What happens when you return to the office after vacation?
You say hi to your colleagues. You notice a stack of mail on your desk. Then, you sit down, breathe deeply, and hope for the best when you start your computer. Then, your mind goes blank. You can’t remember your password! Before you know it, you’re on hold with the IT department to get a password reset. Your post-vacation bliss is shattered by slow processes.
There’s a better way. As an IT leader, you can provide painless password management to your workforce. Even better, you can deliver that solution without expecting your IT analysts to grind away answering the same password requests over and over again. Use this five-step process to make it happen.
First, Check Your Current State
Before diving into the tactics, check your current situation. Skip this step and you could be accused of practicing “IT malpractice.” Don’t worry; there are no painful tests involved. Just sit down with your team and answer these self-assessment questions.
How many password reset requests does your team have to manage every quarter?
If it’s only a handful of reset requests, password management efficiency shouldn’t be your top concern.
How do business end users score IT in surveys?
Without user satisfaction surveys or interviews, you have no way to know if the business is happy or frustrated.
Does the organization face increasing cybersecurity hacks and threats?
If the answer is yes, you’ll need to free up capacity to address these concerns by implementing efficiencies.
Now you’ll understand whether there’s truly a need to improve your password program. If there isn’t a need right now, it’s time to look at other ways to improve your security. Consider improving your password management training for employees.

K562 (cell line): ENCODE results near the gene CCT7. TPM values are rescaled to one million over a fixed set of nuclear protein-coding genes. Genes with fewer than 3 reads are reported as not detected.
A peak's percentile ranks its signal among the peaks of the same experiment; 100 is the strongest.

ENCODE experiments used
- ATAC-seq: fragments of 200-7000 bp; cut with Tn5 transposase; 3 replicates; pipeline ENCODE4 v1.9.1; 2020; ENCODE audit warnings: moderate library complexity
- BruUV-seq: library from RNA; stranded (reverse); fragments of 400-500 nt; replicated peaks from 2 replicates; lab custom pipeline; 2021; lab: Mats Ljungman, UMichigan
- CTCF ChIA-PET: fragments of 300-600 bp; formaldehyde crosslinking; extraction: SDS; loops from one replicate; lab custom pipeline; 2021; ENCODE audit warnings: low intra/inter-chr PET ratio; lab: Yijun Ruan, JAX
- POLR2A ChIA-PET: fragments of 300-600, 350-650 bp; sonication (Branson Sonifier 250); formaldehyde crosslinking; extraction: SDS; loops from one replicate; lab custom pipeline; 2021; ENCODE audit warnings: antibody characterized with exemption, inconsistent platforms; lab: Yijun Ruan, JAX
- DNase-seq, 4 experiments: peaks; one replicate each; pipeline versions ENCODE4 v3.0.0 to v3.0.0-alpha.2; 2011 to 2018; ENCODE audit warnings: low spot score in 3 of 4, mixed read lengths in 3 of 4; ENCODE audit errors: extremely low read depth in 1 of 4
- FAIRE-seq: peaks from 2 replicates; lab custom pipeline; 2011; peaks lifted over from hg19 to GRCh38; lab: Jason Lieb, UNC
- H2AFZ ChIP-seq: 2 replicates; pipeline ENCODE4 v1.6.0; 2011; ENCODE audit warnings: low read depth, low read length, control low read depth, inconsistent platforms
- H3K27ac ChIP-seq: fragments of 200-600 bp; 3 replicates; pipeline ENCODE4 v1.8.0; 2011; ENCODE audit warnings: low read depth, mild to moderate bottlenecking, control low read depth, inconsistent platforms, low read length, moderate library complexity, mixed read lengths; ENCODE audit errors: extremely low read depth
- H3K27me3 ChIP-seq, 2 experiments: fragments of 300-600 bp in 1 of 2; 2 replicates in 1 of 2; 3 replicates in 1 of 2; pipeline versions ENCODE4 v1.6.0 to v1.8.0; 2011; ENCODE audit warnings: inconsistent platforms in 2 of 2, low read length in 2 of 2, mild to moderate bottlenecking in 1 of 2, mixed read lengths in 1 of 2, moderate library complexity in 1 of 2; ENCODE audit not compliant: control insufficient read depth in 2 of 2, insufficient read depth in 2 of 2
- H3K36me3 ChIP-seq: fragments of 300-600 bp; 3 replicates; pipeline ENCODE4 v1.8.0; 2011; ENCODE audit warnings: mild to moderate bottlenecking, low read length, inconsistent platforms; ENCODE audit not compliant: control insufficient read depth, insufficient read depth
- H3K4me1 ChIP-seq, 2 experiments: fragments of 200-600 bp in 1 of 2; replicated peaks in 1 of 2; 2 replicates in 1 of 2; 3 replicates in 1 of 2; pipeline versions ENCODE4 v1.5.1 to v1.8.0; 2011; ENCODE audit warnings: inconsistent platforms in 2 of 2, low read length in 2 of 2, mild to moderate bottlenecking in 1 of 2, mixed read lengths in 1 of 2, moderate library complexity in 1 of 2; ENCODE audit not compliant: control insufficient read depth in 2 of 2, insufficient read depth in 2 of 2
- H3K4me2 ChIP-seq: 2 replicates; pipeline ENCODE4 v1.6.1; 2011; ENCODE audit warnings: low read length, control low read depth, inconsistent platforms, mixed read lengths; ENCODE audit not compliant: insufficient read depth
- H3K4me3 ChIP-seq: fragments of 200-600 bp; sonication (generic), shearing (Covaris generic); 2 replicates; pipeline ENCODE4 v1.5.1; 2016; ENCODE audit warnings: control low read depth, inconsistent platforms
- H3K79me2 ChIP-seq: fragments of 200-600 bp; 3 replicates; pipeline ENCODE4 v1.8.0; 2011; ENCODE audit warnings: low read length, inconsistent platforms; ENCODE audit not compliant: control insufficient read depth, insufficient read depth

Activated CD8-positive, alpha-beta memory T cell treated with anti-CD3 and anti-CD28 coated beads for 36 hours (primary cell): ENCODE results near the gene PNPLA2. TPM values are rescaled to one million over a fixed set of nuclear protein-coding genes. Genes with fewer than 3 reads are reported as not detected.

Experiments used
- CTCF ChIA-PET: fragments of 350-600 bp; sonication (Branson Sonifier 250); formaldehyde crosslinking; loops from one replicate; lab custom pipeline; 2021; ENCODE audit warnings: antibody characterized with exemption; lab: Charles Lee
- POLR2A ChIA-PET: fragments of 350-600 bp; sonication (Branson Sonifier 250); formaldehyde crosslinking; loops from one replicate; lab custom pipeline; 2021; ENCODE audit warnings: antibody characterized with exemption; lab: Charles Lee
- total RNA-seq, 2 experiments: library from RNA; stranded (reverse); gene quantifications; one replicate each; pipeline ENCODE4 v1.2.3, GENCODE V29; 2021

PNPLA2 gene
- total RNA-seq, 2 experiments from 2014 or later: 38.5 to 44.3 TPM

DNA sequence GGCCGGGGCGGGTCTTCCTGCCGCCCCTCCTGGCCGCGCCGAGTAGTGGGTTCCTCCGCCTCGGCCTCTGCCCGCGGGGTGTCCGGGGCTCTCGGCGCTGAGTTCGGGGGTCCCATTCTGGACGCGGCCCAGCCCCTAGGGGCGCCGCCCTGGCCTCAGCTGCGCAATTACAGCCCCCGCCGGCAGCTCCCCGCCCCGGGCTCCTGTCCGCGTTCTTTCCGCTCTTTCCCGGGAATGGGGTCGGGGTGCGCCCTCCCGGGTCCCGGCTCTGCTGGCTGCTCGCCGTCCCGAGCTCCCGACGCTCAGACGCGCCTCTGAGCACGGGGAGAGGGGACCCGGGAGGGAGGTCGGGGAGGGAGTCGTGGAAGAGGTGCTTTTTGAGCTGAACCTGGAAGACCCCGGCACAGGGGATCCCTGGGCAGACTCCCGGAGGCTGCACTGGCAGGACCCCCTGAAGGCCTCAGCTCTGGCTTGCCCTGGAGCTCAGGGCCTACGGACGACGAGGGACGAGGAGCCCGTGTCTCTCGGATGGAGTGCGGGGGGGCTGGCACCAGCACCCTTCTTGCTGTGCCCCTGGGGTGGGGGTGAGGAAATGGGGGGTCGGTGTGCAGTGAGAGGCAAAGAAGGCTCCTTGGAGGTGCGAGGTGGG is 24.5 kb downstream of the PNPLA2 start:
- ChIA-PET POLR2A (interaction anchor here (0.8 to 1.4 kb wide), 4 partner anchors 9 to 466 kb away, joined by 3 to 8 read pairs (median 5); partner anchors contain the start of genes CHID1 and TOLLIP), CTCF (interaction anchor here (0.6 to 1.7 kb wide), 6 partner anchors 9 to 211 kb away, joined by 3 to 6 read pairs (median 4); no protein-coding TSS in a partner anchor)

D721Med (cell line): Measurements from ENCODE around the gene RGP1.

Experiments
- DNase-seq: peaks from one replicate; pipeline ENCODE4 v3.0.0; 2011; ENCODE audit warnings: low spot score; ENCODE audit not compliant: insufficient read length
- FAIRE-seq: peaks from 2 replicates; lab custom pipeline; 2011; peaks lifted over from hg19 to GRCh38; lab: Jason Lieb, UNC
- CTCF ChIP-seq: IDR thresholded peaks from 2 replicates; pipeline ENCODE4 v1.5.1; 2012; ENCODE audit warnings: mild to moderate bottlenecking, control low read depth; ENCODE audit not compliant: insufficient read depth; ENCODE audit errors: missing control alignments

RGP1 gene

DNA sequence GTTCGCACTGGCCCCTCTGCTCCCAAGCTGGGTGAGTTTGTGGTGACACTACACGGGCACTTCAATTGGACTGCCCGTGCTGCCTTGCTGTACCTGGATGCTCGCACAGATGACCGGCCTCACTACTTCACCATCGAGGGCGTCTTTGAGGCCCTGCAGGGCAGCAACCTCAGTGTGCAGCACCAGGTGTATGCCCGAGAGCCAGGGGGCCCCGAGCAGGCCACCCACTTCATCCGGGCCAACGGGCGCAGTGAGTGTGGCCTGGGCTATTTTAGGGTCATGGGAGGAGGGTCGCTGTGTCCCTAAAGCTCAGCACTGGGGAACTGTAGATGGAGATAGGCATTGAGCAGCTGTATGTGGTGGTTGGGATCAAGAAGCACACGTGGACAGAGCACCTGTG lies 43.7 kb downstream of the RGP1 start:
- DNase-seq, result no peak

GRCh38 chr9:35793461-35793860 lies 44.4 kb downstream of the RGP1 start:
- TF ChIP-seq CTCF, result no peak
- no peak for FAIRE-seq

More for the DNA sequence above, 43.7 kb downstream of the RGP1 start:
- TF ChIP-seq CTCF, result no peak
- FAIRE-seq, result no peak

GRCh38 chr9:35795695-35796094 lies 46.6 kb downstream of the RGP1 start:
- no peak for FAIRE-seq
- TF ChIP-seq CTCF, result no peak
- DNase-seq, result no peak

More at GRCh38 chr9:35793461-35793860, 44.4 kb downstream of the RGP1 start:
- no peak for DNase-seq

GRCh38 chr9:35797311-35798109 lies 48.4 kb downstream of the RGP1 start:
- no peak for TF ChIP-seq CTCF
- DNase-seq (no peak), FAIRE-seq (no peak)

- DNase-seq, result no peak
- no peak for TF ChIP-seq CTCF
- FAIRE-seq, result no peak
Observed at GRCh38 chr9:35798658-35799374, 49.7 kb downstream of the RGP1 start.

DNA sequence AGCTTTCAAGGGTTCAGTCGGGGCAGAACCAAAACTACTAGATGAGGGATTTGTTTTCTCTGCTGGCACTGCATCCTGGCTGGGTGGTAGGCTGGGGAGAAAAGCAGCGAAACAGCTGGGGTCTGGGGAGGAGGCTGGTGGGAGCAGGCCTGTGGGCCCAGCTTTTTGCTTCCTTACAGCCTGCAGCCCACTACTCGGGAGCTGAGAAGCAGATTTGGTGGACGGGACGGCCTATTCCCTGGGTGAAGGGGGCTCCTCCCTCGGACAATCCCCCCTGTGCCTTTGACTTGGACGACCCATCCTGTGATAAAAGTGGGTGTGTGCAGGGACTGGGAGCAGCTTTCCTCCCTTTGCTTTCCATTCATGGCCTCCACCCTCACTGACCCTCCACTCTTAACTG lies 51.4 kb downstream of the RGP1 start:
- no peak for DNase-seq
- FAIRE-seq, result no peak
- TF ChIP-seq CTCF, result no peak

Five Simple Steps to Implement Virtual Agents to Your Password Management Program
You’ve already seen virtual agents in the market. They’re most common in sales and marketing situations. However, this technology has significant potential to improve the employee experience as well. This guide will take you through each step of the process.
1. Document your current password arrangements
For a virtual agent to manage some of the password workloads, you need a documented process. At a minimum, your documentation needs to specify password complexity rules, user account rules (e.g., apply additional verification on system administrator passwords), and rules on when to escalate to a human operator. If you have some of these documents in hand already, expect to complete this step in less than a day.
2. Identify high-volume password reset requests
Your organization has dozens or hundreds of applications and systems. Some of those are used more heavily than others are. To make the best use of virtual agents, focus this technology on high-volume requests. For example, start with making a list of the five most heavily used apps in your organization. That’ll probably include business email, PC login, and the customer relationship management (CRM). Next, pick one or two of those applications to focus your effort on during the pilot.
3. Design a pilot program for virtual agents
To continue with the step above, focus on password management for the CRM. You’ve identified that it’s a critical system and has a significant volume of password administration since your sales force travels a great deal. Your next step is to choose a scope and timeframe. Consider limiting the pilot project timeline to 60-90 days, and make sure it covers at least 100 users.
4. Set up monitoring
No technology, especially a newer technology such as virtual agents, will always perform as expected. To limit execution risk, set up a monitoring program during the pilot project. This doesn’t need to be complex. Choose a monitoring frequency, perhaps weekly for the pilot. Next, choose 3-5 data points you want to monitor. For example, track the number of virtual agent requests, and track how long those requests take to be fulfilled. You may also want to measure the percentage of requests that are escalated to a human agent.
5. Determine your expansion options
After your virtual agent pilot project is complete, you’ll need to evaluate the results. If the project delivered acceptable quality and time savings, go back to step 3. Choose one or two more applications to support with the virtual agent. If the pilot didn’t meet expectations, you need to understand why. Review the data and speak with some of your end users.